The palate? No redemption, I’m afraid, and by now I was wondering – what the hell was going on? Did some disgruntled vet pop a few hundred rinds into the still? The liquid was thicker and oilier than other rums I’ve tried, and coated the tongue like it wanted to be a delivery system for a few fascinating flavours the master blender had pulled out of his hat; there was a sweet and lasting flavor, but what the hell was it? A liqueur?
I was tasting a smoothly sweetish spirit and a commingled taste of various almost impossible-to-discern elements dominated by orange marmalade flavor. Again I got the annoyingly faint background tastes the nose had hinted at, without any of them having the courage to tek front and show us who was boss. The floral scents dimmed more than shimmered, the caramel-molasses and burnt sugar taste faded almost entirely, and what I was left with was something that wasn’t sure what it wanted to be…too sweet for a rum, not complex enough for a high-end. Excuse me fellas. I thought there was supposed to be rums here. This was what two hundred drops of my sweat had bought?
And don’t believe I was entirely mollified by the excellent fade, the only thing I don’t have a whinge about. The 1623 goes down very well, without serious burn or scratch, and even a non-rum-drinker might like that part: my 72 year old father-in-law took a sniff, smacked his gums, sipped it down and allowed it may even eclipse the standard Russian rotgut he preferred (talk about damning with faint praise there), while observing it had too much sugar, as if I should shoot off to Anguilla immediately and take them to task about the matter. In fact, I did send an email down there (and to Patron) asking about the taste and the sugar, which has thus far remained unanswered.
Pyrat’s Cask 1623, also known as Cask 23 for people who can’t be bothered to write the whole thing, is a blend of rums aged up to 40 years. Note the careful phrasing on the Pyrat website: “We distill the dark amber spirit in limited quantities, ageing its smooth distinctive blend of premium Caribbean rums in oak barrels for up to 40 years.” What that means to me is that the oldest rum in the blend is 40 years old (not the youngest) and there’s no information regarding what proportion is that old. About all I’ve read online is that the average age of the blends of pot-still and column-still rums that make the 1623, is 23 years. Even the barrels are a bit dodgy – I’ve heard of the usual bourbon barrels, of course, and rumours of barrels that once held orange liqueur. So maybe that’s what it is. Caveat Emptor.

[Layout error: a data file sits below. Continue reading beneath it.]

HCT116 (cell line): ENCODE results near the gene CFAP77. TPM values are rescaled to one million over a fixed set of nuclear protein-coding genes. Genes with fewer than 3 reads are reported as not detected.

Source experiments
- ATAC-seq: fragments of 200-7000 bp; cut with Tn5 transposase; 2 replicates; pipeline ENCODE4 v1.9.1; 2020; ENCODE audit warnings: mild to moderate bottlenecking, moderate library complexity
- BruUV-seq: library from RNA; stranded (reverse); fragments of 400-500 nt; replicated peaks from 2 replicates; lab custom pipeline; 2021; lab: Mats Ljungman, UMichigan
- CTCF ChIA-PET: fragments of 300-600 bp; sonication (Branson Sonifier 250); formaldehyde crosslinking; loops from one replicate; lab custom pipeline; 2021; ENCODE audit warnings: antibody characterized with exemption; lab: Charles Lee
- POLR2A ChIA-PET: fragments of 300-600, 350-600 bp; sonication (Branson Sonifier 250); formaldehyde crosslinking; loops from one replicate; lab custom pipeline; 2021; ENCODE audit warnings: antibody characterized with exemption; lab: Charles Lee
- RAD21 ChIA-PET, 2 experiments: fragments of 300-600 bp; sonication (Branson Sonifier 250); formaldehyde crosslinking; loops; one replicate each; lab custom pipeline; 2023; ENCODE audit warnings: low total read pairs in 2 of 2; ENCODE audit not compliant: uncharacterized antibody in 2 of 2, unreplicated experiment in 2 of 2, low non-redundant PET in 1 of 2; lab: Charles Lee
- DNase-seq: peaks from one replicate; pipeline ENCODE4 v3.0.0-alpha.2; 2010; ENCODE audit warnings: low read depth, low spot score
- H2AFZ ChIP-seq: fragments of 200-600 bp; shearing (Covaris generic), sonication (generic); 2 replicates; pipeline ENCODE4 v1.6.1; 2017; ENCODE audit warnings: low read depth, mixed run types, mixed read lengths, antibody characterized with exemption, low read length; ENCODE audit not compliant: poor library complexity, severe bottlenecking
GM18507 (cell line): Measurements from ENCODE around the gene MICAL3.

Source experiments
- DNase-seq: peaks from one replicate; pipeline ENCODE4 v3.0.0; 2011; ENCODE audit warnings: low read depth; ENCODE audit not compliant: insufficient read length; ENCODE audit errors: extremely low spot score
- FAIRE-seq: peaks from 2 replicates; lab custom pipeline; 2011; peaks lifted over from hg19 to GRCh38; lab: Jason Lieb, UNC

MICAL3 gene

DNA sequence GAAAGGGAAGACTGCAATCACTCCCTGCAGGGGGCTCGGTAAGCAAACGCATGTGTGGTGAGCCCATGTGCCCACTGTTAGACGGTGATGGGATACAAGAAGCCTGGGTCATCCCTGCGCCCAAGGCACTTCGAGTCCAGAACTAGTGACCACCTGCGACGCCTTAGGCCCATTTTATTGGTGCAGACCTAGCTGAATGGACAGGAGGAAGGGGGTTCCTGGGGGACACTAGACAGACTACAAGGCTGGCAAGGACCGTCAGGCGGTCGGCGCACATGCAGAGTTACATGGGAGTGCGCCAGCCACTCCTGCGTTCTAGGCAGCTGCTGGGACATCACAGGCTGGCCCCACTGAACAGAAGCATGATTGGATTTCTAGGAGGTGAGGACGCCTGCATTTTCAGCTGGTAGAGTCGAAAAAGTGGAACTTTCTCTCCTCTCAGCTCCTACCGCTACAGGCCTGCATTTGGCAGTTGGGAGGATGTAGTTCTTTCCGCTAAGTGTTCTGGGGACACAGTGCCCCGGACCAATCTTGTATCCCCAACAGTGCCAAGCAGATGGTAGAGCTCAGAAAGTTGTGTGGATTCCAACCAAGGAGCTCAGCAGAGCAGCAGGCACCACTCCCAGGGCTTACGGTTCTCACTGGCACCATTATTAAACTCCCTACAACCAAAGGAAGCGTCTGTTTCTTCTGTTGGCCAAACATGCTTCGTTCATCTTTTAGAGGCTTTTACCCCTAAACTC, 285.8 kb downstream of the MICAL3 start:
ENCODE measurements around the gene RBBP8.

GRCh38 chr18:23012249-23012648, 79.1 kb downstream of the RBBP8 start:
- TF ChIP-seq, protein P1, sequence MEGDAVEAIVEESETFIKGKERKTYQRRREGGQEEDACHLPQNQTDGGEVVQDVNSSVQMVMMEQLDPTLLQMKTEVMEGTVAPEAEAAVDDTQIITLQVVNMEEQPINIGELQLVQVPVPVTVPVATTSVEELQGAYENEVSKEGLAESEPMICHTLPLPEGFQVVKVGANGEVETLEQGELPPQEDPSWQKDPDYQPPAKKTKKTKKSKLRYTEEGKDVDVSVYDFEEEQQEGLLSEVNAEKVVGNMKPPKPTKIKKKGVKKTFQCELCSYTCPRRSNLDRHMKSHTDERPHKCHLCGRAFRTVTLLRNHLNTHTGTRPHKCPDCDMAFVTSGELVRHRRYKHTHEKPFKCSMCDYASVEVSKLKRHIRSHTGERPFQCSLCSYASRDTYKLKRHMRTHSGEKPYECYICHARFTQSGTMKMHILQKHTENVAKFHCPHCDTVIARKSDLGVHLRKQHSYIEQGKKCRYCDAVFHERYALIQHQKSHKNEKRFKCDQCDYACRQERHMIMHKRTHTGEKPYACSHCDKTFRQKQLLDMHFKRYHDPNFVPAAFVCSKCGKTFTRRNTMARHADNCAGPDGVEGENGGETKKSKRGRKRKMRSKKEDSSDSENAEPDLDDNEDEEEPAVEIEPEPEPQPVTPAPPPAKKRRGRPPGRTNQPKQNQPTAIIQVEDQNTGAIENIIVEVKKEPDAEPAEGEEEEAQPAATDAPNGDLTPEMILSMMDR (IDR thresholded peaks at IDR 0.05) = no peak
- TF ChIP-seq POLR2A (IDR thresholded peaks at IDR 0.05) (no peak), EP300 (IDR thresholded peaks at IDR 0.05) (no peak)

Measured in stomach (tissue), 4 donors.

Honesty compels me to note that Pyrat’s 1623 won the 2007 Ministry of Rum tasting competition, but speaking for this puppy, I can only wonder how on earth that happened. Let me put it to you this way: if you were handing out prizes for distinctiveness, then Bundie, Old Port, Pyrat’s XO and maybe Legendario would come out top – you could taste them blind and know what you were getting because they are so unique in taste, so different: but that difference does not translate into real quality, and frankly, I think Pyrat’s is teetering on the edge of not being a rum at all, what with all that extra stuff they must be chucking into the ageing barrels with such languid insouciance.
So there we have it. Unimpressive. I know I sound a little miffed, perhaps even a shade snarky. But I’m feeling let down, more than a little annoyed. Actually, I’m plenty mad. This rum is such a disappointment – it’s a forty dollar rum in a hundred dollar package, selling for two hundred. Some might argue that I like the sugar-caramel-molasses taste in my rums, and just as I like that taste, so there are others out there who prefer peats, and others who will like orange or sherry or what have you. No harm no foul. Yet, I disagree: the whole selling point of Islay whiskies is that unmistakeable peatiness; with rums it’s the core of caramel and burnt sugar enhanced by the varying notes imparted by climate (Bundie or Old Port spring to mind immediately), distillation techniques, ageing and the barrels used. In the top end of rums, there is an underlying harmony, a sort of zen marriage of all good things that come together like a Porsche 911 GT3. Sure it blasts off with you, but in a good way. All is in balance. You don’t mind getting your faced ripped off at 6500 rpm and 200mph because you are utterly ensorcelled by the sheer unbridled harmony of the components meshing together like they were lubricated in distilled angels’ tears.
And that’s not the case here. We’ve been sold on a marketing gimmick. We’ve been fed on rarity, a carefully parsed age statement, and price (and a really odd dearth of online reviews I have difficulty comprehending – what, has no-one tasted this thing?). When I tried the English Harbour 1981, the Appleton 30 and Master’s Blend, the El Dorado 21 and 25, the G&M Longpond 1941, I could taste the underlying structural complexity and efforts to both smoothen and balance off the competing flavours. Here, we have an inexplicable central taste of citrus that advertises its ego from the get go, practically drowns out all other flavours, and to my mind is only marginally redeemed by an extraordinary smoothness. Ultra-premium? Yeah, it’s about as ultra-premium as a garage sale with one good item in it.
For a rum this expensive and positioning itself at the top of the rum chain, I’d suggest that they stop messing about with the Hoti medallion…and replace it with one that bears the imprint of the patron saint of shell games and snake oil sellers.